The NHS at 65   

6 July 2013

Aneurin Bevan visiting a hospital on the first day of the NHS in 1948

5th July 1948 was the launch day for the then brave new world of the National Health Service throughout the UK. 

Aneurin Bevan MP, the Health and Housing Minister in Labour's ground breaking post war government, is pictured on the founding day in a hospital.

65 years later the NHS is uniquely appreciated as British creation and a uniquely powerful engine of social justice; one of the most enduring reforms from that period.

My maternal grandmother told me that, before the advent of the NHS, she tried to keep a ten shilling bank note (50p) in an envelope behind the clock on her mantelpiece to cover the cost of calling the Doctor.

Of course pre 1948, ten shillings was a very significant sum of money and if you didn't have it a barrier to accessing healthcare.

Interestingly, Bevan's vision for the National Health Service contains a recognition of the importance of early intervention and preventative spend which remains a priority of significance nationally and locally.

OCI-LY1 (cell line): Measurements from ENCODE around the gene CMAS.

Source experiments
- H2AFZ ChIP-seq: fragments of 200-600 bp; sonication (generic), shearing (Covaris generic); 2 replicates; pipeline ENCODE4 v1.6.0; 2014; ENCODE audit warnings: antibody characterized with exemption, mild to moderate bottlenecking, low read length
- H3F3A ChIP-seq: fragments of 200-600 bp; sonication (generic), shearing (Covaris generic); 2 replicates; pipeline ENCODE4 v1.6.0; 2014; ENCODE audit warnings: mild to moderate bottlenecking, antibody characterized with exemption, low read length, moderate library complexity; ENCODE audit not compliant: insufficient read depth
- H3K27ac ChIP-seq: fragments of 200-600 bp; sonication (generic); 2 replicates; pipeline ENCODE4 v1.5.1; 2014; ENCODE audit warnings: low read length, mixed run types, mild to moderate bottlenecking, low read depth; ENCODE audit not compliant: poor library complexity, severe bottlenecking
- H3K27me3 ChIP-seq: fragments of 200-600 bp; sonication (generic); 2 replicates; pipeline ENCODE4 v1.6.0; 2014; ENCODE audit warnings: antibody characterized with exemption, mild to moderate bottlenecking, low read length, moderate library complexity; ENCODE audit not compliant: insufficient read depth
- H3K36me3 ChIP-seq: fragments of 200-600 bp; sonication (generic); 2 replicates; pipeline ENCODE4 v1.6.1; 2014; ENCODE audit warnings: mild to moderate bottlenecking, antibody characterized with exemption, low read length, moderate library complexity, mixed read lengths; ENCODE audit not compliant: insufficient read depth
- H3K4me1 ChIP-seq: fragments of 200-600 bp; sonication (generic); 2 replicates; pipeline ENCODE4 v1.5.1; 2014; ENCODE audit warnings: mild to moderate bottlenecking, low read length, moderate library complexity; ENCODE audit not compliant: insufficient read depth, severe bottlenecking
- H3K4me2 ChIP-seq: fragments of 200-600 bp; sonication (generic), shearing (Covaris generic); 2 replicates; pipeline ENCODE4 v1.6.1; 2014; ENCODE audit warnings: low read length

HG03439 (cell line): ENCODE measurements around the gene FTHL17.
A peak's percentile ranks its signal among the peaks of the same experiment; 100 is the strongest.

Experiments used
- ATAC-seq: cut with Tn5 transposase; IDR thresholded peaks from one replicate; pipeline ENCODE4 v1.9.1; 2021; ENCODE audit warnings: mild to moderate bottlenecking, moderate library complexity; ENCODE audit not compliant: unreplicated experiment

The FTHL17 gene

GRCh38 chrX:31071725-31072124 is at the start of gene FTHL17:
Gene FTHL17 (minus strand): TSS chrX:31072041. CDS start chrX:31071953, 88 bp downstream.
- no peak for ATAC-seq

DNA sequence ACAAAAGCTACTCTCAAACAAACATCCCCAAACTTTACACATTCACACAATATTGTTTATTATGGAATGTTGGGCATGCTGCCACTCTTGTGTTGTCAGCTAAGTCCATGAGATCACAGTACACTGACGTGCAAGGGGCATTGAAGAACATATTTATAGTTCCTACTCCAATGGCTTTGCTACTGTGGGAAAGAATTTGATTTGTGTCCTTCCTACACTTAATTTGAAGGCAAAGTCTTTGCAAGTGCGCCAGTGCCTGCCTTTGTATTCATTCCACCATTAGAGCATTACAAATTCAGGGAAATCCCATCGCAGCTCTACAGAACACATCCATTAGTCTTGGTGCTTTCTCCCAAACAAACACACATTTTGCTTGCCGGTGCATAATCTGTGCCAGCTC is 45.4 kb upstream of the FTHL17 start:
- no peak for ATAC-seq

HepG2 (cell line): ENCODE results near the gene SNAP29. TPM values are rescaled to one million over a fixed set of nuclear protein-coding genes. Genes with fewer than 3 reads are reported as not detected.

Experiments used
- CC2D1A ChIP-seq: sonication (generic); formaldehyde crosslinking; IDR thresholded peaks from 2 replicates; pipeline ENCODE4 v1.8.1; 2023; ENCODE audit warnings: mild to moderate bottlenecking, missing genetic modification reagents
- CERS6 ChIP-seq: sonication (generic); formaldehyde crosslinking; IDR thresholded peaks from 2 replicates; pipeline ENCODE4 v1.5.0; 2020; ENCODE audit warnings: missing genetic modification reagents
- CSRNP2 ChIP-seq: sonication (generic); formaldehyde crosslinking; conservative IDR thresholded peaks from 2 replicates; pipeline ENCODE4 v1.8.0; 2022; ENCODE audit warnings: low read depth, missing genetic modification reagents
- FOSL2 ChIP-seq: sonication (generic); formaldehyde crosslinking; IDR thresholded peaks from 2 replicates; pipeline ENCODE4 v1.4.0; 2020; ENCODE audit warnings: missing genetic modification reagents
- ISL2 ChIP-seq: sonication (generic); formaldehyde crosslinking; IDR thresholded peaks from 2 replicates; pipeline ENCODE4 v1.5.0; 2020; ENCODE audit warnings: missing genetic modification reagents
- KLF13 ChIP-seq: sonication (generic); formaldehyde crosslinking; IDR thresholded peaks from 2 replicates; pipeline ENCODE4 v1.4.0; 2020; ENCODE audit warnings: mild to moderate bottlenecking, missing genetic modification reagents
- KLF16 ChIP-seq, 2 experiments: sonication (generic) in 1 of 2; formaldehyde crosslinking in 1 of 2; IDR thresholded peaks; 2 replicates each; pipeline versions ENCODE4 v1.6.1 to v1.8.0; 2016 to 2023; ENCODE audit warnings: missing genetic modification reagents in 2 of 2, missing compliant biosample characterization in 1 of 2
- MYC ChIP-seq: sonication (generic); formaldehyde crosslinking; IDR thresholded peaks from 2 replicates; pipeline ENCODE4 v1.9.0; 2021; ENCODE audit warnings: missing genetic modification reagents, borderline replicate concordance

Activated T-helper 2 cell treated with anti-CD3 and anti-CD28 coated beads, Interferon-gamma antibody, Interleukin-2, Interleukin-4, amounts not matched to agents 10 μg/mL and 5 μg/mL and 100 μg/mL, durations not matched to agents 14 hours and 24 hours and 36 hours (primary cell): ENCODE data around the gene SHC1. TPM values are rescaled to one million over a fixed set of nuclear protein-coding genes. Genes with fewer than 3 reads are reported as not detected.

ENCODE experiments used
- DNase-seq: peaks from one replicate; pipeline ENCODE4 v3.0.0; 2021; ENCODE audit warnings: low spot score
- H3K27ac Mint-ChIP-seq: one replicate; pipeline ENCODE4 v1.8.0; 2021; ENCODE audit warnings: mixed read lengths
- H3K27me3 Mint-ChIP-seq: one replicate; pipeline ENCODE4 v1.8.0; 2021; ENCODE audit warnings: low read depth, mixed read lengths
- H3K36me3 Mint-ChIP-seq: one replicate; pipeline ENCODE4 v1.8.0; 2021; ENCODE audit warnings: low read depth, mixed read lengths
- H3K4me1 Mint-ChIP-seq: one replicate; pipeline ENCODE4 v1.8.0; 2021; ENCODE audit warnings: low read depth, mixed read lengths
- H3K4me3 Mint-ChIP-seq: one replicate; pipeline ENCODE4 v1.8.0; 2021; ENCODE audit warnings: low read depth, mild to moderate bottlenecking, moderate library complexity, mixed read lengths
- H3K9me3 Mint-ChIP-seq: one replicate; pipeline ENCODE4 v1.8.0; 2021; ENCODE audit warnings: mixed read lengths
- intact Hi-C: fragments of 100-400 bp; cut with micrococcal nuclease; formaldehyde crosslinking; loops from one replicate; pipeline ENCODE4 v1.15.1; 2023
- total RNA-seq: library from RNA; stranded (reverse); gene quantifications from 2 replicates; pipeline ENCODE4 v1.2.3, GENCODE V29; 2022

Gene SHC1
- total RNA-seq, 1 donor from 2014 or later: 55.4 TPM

He was also was clearly aware of the compromises to health and welfare from health care that was not free at the point of use.

"Preventable pain is a blot on any society.

“Much sickness and often permanent disability arise from failure to take early action, and this in its turn is due to high costs and the fear of the effects of heavy bills on the family.

“The records show that it is the mother in the average family who suffers most from the absence of a free health service.

“In trying to balance her domestic budget she puts her own needs last.

Society becomes more wholesome, more serene, and spiritually healthier, if it knows that its citizens have at the back of their consciousness the knowledge that not only themselves, but all their fellows, have access, when ill, to the best that medical skill can provide.

“But private charity and endowment, although inescapably essential at one time, cannot meet the cost of all this.

“If the job is to be done, the state must accept financial responsibility." 
(from Bevan 1953 In Place of Fear, Chapter 5)